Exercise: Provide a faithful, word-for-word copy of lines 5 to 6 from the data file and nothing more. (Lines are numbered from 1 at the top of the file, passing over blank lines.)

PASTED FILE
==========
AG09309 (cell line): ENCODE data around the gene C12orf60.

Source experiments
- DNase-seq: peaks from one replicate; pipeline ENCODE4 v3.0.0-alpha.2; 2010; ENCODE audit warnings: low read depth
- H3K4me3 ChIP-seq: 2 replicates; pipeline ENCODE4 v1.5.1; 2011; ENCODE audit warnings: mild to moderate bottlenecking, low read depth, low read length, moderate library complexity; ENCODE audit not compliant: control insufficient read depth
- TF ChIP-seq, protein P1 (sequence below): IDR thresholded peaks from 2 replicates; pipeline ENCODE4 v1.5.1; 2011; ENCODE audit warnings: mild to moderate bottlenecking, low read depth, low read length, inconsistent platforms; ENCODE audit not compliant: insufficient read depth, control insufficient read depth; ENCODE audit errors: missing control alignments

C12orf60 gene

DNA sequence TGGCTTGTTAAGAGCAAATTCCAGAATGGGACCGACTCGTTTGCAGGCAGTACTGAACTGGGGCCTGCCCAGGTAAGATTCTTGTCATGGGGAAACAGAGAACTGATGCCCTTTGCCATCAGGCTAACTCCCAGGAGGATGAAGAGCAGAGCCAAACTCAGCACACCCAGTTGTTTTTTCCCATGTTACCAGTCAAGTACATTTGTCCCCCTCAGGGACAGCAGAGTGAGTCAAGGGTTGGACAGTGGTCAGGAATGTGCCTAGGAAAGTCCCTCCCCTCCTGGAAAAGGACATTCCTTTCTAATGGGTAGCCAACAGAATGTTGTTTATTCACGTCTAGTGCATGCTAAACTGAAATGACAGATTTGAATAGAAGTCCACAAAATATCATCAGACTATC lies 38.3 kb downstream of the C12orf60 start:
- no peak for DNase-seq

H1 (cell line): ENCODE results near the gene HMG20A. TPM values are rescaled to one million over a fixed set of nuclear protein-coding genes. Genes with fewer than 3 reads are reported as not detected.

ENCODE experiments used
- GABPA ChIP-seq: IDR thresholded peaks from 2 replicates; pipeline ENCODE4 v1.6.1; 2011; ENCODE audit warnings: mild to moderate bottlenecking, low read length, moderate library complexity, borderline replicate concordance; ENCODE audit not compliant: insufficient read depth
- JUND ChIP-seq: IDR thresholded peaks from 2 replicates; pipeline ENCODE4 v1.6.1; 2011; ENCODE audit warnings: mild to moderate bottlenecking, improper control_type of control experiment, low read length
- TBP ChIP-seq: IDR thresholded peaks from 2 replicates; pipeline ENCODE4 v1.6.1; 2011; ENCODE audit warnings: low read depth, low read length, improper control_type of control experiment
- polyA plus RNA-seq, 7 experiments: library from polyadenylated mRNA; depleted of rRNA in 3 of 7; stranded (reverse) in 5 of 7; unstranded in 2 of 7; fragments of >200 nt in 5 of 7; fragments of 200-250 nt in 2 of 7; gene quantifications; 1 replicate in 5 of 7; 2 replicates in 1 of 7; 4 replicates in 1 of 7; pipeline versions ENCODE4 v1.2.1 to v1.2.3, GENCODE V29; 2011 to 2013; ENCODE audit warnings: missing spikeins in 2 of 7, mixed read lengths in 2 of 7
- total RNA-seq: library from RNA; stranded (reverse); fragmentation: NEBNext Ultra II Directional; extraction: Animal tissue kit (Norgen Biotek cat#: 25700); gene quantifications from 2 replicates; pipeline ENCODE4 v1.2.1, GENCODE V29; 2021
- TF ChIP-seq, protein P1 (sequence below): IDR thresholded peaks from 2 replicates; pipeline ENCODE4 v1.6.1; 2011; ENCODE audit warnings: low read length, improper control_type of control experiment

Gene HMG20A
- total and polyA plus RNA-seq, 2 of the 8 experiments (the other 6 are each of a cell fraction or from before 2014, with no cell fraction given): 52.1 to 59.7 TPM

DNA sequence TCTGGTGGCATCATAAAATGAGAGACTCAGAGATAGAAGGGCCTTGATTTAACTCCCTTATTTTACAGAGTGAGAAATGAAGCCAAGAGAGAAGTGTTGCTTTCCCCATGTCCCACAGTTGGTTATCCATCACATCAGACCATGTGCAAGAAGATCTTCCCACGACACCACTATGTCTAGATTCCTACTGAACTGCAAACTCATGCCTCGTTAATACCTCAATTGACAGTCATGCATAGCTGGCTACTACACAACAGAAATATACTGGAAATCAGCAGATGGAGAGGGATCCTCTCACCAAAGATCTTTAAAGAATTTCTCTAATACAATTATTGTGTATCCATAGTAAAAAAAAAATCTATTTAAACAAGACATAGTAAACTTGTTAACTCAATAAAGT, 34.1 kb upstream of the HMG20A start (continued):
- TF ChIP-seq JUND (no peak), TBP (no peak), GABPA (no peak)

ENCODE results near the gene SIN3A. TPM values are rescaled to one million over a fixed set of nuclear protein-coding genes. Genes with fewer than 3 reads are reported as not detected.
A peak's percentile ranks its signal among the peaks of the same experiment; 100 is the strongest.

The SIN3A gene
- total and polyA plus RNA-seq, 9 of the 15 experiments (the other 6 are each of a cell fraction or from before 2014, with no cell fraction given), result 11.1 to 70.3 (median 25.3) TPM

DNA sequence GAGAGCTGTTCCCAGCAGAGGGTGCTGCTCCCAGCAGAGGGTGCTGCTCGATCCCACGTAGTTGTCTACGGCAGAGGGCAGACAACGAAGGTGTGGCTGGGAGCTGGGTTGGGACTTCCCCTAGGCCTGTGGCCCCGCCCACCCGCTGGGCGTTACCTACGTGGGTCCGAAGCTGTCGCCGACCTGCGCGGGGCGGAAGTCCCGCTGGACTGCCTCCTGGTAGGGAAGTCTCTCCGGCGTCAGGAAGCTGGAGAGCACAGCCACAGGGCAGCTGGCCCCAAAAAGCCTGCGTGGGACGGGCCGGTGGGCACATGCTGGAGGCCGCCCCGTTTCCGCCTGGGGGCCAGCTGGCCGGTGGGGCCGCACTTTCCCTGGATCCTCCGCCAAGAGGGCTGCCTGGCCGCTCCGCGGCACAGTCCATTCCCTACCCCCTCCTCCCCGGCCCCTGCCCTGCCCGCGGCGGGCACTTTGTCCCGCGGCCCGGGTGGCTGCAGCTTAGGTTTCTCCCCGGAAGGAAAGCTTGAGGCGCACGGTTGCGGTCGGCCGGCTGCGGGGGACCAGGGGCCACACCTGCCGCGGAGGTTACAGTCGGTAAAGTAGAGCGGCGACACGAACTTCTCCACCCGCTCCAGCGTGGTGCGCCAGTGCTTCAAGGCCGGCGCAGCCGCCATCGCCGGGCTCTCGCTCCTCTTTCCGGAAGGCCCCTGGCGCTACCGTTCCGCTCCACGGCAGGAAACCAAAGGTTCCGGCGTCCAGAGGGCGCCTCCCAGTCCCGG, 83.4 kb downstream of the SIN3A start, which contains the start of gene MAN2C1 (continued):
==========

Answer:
- TF ChIP-seq, protein P1 (sequence below): IDR thresholded peaks from 2 replicates; pipeline ENCODE4 v1.5.1; 2011; ENCODE audit warnings: mild to moderate bottlenecking, low read depth, low read length, inconsistent platforms; ENCODE audit not compliant: insufficient read depth, control insufficient read depth; ENCODE audit errors: missing control alignments

C12orf60 gene